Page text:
Paulie Malignaggi throwing in towel as Conor McGregor sparring partner

Malignaggi fed up with McGregor circus (1:33)

ESPN's Brett Okamoto explains what led to Paulie Malignaggi quitting as Conor McGregor's sparring partner. (1:33)

LAS VEGAS -- Retired boxer Paulie Malignaggi, hired to be a sparring partner for UFC star Conor McGregor, told ESPN he won't continue and likely will fly home after photos surfaced Thursday appearing to show McGregor in a favorable light during Tuesday's 12-round session.

McGregor, who is scheduled to face Floyd Mayweather (49-0, 26 KOs) in the boxing ring Aug. 26 at T-Mobile Arena, had twice used Malignaggi, a former two-weight world champion, as a sparring partner.

"I wanted to be part of this event, but I didn't want to become the story, and that's what this has turned into," Malignaggi told ESPN by phone Thursday night. "I won't release any information about his game plan or what he's working on; I wouldn't do that. But this has become a fiasco. It's a circus.

"And I do want that sparring video released. The UFC's PI definitely has that video. I understand it can't come out now, but Conor, if you have any balls, release what really happened."

On Wednesday, Malignaggi described Tuesday's session as having "a lot of violence." He said he went into the session with a chip on his shoulder because McGregor invited a small audience to watch.

Since then, photos of the session have emerged online, showing McGregor favorably. The Irish star's personal photographer posted a shot of him landing a left uppercut.

Another shot by McGregor photographer Dave Fogarty shows Malignaggi falling backward on the canvas as McGregor stands over him. Malignaggi said the knockdown was actually a "pushdown."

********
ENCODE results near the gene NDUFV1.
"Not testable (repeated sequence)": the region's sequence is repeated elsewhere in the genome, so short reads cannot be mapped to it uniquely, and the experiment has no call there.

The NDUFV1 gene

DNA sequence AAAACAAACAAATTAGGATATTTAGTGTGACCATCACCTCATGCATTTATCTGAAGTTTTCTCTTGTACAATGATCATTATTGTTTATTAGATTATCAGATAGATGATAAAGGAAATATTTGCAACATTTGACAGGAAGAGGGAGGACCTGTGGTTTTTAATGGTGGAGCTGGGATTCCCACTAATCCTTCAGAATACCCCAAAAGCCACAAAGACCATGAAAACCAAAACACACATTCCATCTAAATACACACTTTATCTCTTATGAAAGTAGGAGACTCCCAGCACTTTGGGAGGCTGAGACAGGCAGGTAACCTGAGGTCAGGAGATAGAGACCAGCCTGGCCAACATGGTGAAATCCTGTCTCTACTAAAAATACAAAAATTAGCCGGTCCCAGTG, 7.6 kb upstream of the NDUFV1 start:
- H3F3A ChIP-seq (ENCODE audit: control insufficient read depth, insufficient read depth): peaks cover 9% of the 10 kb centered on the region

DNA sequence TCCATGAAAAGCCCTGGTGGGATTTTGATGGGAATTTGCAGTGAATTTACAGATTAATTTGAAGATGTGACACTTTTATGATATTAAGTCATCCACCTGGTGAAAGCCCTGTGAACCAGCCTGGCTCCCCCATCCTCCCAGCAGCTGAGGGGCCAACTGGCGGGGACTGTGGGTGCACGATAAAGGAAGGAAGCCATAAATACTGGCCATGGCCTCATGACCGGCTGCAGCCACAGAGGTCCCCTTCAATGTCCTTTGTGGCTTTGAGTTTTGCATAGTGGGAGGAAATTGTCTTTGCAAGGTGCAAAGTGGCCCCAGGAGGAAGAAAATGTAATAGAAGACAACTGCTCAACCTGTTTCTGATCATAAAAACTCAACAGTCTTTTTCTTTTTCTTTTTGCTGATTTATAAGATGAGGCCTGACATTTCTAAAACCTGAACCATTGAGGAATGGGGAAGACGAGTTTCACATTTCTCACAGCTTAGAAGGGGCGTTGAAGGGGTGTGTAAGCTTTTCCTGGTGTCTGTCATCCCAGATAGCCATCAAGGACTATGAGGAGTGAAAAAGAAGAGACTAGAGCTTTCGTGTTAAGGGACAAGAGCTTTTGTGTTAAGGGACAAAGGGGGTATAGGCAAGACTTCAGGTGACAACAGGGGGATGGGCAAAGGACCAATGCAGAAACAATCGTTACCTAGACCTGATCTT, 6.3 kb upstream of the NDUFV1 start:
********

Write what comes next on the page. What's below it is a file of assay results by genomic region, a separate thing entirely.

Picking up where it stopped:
Earlier Thursday, Malignaggi challenged McGregor to release unedited footage of the entire contest.

In a statement issued later Thursday, Malignaggi emphasized that he believes he and McGregor have "a mutual respect inside the ring" and that his decision was based on issues he disagreed with outside the ring.

"It's not my place to dictate terms in a training camp that is not mine, but it's my place to decide if I want to be a part of it," Malignaggi said in the statement.

Malignaggi, who retired from professional boxing earlier this year, told ESPN on Wednesday there were zero knockdowns during the session but said McGregor had shoved him to the canvas at one point.

"There was a pushdown yesterday," Malignaggi said of the sparring session. "Conor on the inside, he can get a little rough. He shoved me down, you know, but no knockdowns. Obviously, 12 rounds, you're gonna see there's a mark on my face. Very, very hard work for both of us. I was starting to get in a groove in the middle rounds, starting to land some good shots. Conor really came on strong in the end. It was back and forth."

Malignaggi also characterized his relationship with McGregor as being like "frenemies."

Tiernan Bradley, another McGregor sparring partner, confirmed Malignaggi's descriptions of "violence" to the Irish News earlier in the week, saying, "Conor told us all when Paulie came into camp, 'This is not a spar. I want to fight him. I'm ready for a war.'"

Veteran referee Joe Cortez, who has been hired to officiate the sparring sessions, has also commented on the back and forth, saying he has been forced to step in on several occasions to bring the fighters under control.

McGregor, 29, is a two-weight UFC champion and the current lightweight titleholder. This month's lucrative fight against Mayweather will mark his professional boxing debut.